Political parties within the ruling Broad Front have rejected the country’s decision to suspend Venezuela from Mercosur.
Uruguayan President Tabare Vazquez has received harsh criticism from his ruling coalition since the decision Saturday to suspend Venezuela from the Common Market of the South, with the majority of Broad Front party members rejecting the attack against the Bolivarian nation.
“We call for joining the efforts of social and political organizations, so that the sister Bolivarian Republic of Venezuela is not left alone, offering solidarity to a people and a government that has given so much for the integration and construction of the Great Homeland,” National Liberation Movement-Tupamaros, a group within Uruguay’s Popular Participation Movement, stated.
Former President Jose “Pepe” Mujica stated that in the case of Venezuela’s Constituent Assembly, Mercosur can not be neutral, declaring that the international group should support the institution.
“We do not understand or accept the position of our government,” he said, opposing Uruguay’s decision to side with Argentina, Brazil, and Paraguay against Venezuela.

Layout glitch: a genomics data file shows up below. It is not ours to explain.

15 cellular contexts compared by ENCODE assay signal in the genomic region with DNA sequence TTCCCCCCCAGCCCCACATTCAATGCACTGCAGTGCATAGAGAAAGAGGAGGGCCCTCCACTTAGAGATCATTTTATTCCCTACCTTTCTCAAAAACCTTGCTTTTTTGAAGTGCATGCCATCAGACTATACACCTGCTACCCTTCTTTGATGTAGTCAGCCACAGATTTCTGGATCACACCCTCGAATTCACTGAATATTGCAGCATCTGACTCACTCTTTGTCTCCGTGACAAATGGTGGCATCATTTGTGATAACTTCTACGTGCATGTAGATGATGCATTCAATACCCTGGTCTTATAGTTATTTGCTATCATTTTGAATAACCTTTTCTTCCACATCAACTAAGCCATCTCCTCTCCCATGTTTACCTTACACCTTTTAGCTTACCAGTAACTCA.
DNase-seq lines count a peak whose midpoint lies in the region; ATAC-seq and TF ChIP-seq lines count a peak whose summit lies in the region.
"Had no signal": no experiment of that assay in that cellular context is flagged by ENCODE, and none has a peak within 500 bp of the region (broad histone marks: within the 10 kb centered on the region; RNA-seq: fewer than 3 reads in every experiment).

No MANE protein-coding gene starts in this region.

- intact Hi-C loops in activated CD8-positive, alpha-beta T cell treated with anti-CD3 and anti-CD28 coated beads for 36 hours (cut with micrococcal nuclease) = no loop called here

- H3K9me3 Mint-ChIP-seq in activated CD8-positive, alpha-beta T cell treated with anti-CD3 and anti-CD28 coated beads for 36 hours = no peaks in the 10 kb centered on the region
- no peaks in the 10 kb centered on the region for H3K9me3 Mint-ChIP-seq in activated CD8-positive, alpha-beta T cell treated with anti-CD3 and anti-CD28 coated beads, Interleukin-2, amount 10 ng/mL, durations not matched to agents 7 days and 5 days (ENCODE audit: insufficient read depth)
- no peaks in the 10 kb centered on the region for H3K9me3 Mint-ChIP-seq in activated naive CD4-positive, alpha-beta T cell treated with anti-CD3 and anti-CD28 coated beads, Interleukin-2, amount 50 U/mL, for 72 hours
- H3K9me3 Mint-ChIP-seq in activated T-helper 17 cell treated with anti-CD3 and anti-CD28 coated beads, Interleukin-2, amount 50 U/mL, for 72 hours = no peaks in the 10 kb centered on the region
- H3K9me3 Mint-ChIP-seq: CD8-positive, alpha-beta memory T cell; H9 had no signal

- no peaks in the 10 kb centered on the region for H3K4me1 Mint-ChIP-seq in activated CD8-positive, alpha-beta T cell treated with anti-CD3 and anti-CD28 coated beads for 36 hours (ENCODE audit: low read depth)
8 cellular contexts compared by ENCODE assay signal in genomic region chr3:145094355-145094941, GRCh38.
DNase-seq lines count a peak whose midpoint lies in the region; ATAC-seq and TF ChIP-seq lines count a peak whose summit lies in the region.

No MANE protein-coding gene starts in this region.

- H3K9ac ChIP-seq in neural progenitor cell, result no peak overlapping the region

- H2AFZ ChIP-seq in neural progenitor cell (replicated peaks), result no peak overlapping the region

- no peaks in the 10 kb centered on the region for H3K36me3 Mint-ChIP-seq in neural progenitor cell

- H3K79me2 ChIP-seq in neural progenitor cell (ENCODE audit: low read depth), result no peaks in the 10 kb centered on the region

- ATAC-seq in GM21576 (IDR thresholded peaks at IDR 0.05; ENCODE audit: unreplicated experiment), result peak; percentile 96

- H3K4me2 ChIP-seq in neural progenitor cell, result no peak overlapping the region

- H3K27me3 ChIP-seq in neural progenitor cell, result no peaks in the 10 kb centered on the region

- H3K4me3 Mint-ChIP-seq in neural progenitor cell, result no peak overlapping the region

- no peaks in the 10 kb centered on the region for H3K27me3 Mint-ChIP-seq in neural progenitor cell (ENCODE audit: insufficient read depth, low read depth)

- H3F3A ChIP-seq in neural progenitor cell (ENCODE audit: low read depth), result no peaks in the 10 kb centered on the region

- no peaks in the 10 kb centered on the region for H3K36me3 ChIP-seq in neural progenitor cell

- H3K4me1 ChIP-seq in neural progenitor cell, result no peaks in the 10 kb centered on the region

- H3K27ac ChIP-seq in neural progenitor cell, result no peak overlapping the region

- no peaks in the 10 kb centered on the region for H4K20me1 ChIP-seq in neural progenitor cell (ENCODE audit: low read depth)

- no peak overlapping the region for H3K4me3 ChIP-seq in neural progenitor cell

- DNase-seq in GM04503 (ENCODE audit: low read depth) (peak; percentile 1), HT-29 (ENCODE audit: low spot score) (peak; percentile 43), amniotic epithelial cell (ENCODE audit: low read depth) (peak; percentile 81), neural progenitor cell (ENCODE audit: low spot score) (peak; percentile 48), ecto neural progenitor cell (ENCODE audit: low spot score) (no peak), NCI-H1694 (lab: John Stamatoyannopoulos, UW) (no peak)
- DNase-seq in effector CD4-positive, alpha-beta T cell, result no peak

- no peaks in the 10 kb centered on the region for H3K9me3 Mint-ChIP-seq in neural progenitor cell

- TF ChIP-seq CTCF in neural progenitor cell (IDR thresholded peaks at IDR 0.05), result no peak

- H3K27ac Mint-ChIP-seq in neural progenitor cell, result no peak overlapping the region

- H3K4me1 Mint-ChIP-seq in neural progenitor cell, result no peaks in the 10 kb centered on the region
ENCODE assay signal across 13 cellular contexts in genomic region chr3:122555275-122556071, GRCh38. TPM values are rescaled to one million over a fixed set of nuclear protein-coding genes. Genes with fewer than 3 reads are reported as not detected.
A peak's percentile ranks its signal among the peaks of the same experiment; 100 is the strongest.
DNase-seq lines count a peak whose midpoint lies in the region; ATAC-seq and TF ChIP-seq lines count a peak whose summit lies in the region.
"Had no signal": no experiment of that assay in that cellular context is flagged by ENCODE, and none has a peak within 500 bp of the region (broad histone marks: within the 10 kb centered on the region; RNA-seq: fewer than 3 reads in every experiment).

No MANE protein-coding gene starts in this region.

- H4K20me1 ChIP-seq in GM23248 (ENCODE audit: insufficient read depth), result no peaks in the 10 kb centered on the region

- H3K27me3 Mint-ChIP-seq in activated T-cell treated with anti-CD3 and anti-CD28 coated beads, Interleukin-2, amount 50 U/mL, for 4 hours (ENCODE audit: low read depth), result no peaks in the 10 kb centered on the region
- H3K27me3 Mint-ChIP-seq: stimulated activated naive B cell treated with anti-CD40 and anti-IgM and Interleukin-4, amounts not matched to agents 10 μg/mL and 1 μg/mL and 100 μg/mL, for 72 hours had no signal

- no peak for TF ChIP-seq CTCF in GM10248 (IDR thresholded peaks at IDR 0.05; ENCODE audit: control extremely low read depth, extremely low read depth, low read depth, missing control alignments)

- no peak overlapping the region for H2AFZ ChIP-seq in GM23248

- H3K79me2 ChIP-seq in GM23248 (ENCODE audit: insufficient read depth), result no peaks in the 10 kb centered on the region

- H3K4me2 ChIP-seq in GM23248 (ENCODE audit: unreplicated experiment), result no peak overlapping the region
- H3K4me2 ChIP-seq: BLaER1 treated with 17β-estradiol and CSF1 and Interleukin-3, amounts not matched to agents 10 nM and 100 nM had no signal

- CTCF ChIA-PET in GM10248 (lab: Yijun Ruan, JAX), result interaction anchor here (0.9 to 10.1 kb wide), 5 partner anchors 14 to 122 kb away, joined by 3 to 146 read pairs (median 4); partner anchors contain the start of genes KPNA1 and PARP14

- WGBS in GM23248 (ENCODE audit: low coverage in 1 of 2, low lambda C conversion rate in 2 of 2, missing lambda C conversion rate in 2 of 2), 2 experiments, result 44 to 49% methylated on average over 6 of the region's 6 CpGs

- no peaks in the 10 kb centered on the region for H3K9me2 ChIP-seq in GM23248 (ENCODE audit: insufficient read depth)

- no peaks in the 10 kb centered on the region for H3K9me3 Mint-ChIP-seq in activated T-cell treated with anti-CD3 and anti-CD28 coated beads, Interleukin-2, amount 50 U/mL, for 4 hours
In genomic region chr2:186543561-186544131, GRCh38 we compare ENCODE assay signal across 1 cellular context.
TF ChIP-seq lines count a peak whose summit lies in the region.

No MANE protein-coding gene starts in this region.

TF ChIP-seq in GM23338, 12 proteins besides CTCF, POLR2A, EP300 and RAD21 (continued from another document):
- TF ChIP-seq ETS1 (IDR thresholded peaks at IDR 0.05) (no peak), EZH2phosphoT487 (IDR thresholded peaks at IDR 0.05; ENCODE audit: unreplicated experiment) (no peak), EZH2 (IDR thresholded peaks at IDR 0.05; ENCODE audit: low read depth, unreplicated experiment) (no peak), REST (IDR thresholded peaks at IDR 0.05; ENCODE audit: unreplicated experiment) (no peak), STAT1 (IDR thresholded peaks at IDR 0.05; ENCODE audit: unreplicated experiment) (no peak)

Vice President Raul Sendic’s sector Compromiso Frenteamplista-Lista 711, the Central Committee of the Communist Party of Uruguay, and the Casa Grande, a group headed by Senator Constanza Moreira.
Moreira also publicly urged the government, particularly the Foreign Ministry to reconsider their decision to suspend Venezuela.
Mercosur announced their decision Saturday to apply the “democratic clause,” established by the group’s Protocol of Ushuaia, suspending Venezuela from the regional bloc.
The bloc claimed that the government of President Nicolas Maduro was suspended for “breaking the democratic order” after it moved forward with its National Constituent Assembly.
In response, Venezuela said “the ongoing reckless use of a body for integration as a means of political hostility against the government and people of Venezuela is alarming,” adding that the regional trade group has shown a bias against the country.